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Updated: February 21, 2010 02:53 IST

“Free education of equitable quality our motto”

Liffy Thomas
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Anil Sadagopal> Photo: R. Ravindran
The Hindu Anil Sadagopal> Photo: R. Ravindran

For 22 years, Anil Sadgopal was a field-level activist in Madhya Pradesh promoting development programmes in rural education. Notable among them was the Hoshangabad Science Teaching Programme (HSTP) and his stint as science teacher in the villages of Hoshangabad district where he brought in an experiment and environment-based pedagogy in teaching. At 69, there is no stopping this botanist-turned-educationist-turned-political activist who continues to fight for proactive educational reforms, the latest being on the Right of Children to Free and Compulsory Education Act 2009 or RTE Act 2009.

Anil Sadgopal, who was recently in the city, spoke to LiffyThomas.

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“Universal primary education can't be achieved in India if we are to go with the current multi-layered school system where we classify schools as government-run or private,” says Anil Sadgopal, who has been travelling to build a nationwide campaign in support of the common school system.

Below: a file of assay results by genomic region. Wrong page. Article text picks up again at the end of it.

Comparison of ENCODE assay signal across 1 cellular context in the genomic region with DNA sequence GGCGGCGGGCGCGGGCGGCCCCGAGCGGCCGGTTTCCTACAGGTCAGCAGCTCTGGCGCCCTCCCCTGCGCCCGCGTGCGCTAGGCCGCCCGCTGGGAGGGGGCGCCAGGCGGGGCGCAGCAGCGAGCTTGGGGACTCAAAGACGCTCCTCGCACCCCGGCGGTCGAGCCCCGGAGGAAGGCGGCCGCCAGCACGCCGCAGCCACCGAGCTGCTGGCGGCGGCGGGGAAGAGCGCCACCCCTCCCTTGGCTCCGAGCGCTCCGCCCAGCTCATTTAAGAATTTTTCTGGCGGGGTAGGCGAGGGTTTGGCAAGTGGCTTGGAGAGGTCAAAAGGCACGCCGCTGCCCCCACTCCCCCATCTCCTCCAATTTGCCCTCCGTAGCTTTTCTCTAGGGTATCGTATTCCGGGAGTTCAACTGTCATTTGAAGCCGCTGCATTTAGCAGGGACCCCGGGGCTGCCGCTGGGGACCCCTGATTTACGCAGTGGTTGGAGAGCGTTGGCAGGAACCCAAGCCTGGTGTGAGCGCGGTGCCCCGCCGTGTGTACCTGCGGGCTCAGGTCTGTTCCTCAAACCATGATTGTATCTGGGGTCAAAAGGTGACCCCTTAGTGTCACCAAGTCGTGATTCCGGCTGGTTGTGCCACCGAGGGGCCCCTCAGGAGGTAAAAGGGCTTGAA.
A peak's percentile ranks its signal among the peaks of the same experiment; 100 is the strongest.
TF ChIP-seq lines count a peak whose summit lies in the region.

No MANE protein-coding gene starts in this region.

The most important feature of the common school system is its equitable quality of education for all types of schools — private, private-aided or government.

Terming the Right to Education Act 2009 as a farce, Mr. Sadgopal says a public-funded school system with minimum pedagogic norms and standards must be implemented as opposed to encouraging privatisation of education.

He is not alone in his fight for a public-funded education system. He cites an example of how a group in Hissar, Haryana, holds a dharna every Saturday against privatisation of higher education.

His many previous assignments, including as member of the National Policy on Education Review Committee in 1990, made him read between the lines of draft policies. “In the Elementary Education policy of 1986, I developed the method of deconstructing policy documents, which I continue with the current Right to Education,” says the former professor of education at the University of Delhi.

According to him, the Act is a diluted version of free education as, besides tuition-free education, it does not talk about direct or contingent expenses such as miscellaneous fees, cost of textbooks, transport, to name a few. A rally, under the banner All India Forum for Right to Education, to be held in New Delhi on February 24, would address such exclusions in the Act, he says. “Free education of equitable quality from KG to PG is our motto.”

The doctorate in biochemistry and molecular biology envisages a common school system, where each community runs its own complex of elementary and high schools within a said framework of equal rights for all children. This has to be extended across India to develop India neutrally, says Mr. Sadgopal, as he leaves for his next destination, with a jhola and bunch of files accompanying him.

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